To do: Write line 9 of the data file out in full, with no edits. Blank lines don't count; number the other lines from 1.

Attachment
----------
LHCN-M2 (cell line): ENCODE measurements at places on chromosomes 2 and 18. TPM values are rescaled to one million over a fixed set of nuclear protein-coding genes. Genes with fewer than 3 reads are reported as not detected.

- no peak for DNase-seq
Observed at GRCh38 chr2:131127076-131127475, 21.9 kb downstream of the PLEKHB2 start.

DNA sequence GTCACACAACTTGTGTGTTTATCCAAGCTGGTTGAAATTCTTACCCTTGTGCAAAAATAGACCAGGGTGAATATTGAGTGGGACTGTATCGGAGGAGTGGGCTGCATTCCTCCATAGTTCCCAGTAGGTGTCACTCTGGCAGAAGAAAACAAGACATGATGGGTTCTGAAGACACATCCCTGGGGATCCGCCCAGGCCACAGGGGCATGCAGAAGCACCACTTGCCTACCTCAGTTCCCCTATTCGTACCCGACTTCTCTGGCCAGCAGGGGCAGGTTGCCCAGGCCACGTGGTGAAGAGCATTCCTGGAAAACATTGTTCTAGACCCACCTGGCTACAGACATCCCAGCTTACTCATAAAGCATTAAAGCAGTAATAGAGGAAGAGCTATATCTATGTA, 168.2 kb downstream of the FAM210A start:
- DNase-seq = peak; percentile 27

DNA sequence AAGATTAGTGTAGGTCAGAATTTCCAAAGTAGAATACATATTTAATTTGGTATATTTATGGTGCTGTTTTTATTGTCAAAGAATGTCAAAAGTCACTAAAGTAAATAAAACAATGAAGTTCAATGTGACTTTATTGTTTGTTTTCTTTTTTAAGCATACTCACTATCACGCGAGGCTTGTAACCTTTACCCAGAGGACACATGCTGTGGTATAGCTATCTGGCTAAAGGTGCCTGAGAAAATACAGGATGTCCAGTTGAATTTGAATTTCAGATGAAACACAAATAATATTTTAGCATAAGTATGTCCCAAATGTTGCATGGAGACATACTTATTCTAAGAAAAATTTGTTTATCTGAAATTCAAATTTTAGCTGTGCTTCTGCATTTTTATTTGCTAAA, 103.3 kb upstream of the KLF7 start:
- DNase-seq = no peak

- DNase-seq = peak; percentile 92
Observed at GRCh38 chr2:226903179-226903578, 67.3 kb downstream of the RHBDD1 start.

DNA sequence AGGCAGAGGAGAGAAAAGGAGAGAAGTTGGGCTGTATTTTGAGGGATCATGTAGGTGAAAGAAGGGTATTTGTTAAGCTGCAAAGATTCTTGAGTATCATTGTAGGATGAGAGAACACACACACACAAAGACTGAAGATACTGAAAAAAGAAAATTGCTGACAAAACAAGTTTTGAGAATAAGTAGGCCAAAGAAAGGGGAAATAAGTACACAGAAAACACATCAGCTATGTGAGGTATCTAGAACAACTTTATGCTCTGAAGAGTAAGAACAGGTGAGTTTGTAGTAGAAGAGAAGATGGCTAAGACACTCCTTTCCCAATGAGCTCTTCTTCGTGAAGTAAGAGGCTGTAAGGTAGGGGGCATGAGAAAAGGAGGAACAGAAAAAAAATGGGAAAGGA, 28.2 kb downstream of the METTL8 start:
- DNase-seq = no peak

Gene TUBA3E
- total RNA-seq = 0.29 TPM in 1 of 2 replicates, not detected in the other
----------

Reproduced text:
Observed at GRCh38 chr2:226903179-226903578, 67.3 kb downstream of the RHBDD1 start.